As all good on-premises administrators should, your SQL database should be backed up at least once a day, although I’m a big fan of incremental backups throughout the day at specific intervals if your SQL environment can sustain it.  As a starting point, I like to run them every 3 hours during normal operating hours, and then run a full after-hours (or at least once a week if you can’t sustain full backups each day).

In SharePoint 2010, we also got a new piece of functionality, the unattached database attach method.  This basically lets us selectively restore content from SharePoint content databases without having to use the whole “recovery farm” technique we did in SharePoint 2007 and earlier.  Below are the exact steps that can be used to rescue specific sections from a notebook that may have been deleted, updated, or otherwise in the Office Web Apps framework.  Of course, these backups are only as granular as your backup schedules, so if somebody made an edit and then deleted a page in between your backups, you’re out of luck, but hopefully that’s a rare circumstance.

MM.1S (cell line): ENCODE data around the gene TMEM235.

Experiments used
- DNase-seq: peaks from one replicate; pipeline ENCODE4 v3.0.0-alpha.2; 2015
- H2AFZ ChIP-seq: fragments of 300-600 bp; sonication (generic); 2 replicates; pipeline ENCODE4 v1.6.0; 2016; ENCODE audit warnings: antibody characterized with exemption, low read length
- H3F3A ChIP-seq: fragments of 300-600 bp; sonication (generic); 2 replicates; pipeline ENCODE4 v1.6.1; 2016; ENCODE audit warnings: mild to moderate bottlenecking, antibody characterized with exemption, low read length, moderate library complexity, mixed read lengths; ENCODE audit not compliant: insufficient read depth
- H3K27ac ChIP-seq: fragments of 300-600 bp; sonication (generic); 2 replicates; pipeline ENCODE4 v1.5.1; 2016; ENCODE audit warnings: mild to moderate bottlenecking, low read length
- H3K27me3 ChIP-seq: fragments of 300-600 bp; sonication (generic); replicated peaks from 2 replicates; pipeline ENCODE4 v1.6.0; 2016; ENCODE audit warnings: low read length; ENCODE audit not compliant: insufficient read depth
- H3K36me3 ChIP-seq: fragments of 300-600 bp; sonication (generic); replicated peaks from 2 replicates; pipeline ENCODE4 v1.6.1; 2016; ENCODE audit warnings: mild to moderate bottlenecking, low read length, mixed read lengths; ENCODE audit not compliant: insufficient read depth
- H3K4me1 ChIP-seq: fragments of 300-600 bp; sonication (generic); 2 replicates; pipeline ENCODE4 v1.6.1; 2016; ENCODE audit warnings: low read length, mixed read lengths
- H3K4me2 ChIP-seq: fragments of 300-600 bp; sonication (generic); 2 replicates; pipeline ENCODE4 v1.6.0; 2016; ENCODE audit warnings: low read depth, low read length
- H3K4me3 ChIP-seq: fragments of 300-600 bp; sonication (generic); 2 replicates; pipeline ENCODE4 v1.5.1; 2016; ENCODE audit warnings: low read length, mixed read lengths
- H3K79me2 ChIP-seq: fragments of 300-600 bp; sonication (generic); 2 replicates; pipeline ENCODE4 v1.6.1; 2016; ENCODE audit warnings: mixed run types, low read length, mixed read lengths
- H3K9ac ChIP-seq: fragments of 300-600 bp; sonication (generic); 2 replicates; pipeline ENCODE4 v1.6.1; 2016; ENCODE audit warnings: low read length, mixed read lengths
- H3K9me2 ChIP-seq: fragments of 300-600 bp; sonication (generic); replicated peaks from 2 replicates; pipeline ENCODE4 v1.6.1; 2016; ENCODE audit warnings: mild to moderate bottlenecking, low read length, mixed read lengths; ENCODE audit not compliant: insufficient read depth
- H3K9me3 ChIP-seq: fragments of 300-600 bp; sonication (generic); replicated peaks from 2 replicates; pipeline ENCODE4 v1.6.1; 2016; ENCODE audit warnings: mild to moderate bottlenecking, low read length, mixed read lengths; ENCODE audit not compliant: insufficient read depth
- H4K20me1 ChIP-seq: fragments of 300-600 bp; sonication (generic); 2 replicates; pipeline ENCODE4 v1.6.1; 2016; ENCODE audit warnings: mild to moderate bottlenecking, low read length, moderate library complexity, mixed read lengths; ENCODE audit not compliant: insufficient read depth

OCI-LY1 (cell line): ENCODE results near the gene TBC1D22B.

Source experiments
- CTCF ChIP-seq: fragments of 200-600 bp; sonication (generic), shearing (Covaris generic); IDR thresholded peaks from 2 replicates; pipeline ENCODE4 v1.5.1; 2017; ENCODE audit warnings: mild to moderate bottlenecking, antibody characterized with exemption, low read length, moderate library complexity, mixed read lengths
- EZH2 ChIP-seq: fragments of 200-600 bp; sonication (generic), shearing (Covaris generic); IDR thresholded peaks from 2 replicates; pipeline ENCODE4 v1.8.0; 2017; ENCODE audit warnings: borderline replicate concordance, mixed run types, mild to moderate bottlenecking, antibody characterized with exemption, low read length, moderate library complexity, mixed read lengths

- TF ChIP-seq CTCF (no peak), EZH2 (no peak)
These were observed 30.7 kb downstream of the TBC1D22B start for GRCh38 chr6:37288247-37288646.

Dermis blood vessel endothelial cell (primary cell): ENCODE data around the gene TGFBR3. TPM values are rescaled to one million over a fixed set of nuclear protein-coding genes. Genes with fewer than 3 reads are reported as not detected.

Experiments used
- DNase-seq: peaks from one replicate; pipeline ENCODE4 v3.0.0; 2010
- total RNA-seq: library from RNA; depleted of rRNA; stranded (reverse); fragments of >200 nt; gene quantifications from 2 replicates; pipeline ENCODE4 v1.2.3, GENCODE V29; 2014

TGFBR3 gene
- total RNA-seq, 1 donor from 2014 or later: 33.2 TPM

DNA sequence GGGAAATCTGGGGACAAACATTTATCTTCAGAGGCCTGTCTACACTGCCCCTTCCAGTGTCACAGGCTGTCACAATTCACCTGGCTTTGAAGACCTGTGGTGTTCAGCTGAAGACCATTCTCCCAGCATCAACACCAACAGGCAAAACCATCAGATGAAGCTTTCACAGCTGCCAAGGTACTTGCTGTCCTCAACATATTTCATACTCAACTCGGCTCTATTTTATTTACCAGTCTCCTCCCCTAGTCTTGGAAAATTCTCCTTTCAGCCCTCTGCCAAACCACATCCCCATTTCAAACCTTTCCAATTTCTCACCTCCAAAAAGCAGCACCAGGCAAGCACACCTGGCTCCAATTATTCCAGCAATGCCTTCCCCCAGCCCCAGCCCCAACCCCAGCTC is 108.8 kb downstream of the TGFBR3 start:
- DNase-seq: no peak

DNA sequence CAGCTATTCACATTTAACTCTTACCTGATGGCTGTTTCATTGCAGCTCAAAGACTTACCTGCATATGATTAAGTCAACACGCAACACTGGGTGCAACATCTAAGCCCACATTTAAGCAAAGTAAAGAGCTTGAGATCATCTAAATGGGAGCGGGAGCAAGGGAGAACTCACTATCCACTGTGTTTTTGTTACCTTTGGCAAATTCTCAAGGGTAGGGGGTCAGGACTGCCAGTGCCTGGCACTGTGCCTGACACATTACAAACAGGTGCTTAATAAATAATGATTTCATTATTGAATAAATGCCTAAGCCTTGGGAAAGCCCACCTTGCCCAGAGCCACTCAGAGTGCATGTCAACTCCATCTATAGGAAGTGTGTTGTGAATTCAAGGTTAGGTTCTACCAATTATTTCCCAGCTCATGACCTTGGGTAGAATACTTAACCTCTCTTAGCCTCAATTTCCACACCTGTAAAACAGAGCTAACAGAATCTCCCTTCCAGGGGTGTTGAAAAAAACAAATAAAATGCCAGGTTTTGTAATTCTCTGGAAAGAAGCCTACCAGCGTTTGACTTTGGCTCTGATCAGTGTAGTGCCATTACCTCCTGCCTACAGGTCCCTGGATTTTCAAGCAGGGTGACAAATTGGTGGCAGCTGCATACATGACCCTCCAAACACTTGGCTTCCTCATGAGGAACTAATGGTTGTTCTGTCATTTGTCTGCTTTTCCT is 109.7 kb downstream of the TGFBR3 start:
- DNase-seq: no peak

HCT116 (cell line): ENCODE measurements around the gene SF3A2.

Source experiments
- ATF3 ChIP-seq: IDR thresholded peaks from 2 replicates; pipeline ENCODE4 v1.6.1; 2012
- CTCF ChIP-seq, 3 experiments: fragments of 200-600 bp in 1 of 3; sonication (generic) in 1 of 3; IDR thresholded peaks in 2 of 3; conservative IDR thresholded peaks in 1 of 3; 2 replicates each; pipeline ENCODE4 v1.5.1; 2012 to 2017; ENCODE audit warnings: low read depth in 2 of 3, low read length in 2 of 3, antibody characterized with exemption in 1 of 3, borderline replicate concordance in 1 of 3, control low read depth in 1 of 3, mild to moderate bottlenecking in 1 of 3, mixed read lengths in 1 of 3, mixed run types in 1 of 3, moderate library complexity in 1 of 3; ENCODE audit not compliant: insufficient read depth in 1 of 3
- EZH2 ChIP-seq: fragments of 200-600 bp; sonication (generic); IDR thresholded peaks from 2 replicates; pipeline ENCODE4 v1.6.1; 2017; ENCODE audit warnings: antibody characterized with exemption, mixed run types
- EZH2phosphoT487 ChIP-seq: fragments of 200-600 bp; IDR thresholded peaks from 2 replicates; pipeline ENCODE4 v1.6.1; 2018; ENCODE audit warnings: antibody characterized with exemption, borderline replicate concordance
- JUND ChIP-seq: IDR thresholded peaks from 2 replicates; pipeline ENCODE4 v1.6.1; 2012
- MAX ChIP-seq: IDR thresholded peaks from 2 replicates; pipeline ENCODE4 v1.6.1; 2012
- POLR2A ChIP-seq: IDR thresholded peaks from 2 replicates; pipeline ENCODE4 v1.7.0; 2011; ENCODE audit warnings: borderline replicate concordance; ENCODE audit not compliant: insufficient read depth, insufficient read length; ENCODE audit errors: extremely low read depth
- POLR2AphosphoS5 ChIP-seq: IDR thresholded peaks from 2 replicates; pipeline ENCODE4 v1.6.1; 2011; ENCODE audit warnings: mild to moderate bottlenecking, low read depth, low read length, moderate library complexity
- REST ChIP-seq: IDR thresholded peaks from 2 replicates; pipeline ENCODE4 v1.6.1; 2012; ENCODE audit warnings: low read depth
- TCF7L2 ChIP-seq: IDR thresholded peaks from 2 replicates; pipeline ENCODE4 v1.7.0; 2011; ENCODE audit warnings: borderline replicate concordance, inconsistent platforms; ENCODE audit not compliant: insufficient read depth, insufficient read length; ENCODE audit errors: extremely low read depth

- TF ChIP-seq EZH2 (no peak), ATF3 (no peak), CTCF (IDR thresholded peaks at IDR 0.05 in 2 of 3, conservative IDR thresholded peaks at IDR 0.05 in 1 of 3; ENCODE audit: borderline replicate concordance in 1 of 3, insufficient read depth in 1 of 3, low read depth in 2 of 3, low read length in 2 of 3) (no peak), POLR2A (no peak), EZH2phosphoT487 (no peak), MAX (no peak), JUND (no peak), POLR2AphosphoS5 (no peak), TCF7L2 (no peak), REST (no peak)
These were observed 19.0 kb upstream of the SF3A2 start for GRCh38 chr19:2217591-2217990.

The below script assumes the following:
The notebook is named “OneNote Test Notebook”
The web where it’s stored is: https://portal.contoso.com/OneNoteTest 
The site collection is stored in a content database: WSS_Content_Root
The site collection content database has been restored to: WSS_Content_Root_Restored


$dbServer = "SPSQL"    
$dbName = "WSS_Content_Root_Restored"     
$webUrl = "OneNoteTest"     
$listUrl = "/SiteAssets/OneNote Test Notebook"     
$localDirToExtractTo = "sptest13\Unattach\"
Add-PSSnapin Microsoft.SharePoint.Powershell     
[System.Reflection.Assembly]::LoadWithPartialName("Microsoft.SharePoint") 

$unattachedDb = Get-SPContentDatabase -ConnectAsUnattachedDatabase  -DatabaseName $dbName -DatabaseServer $dbServer
#since the unattached DB is basically mounted to central admin, we will go ahead and get it's URL    
$CAWeb = Get-SPWebApplication -IncludeCentralAdministration | where {$_.IsAdministrationWebApplication}    
$CAURL = $CAWeb.Url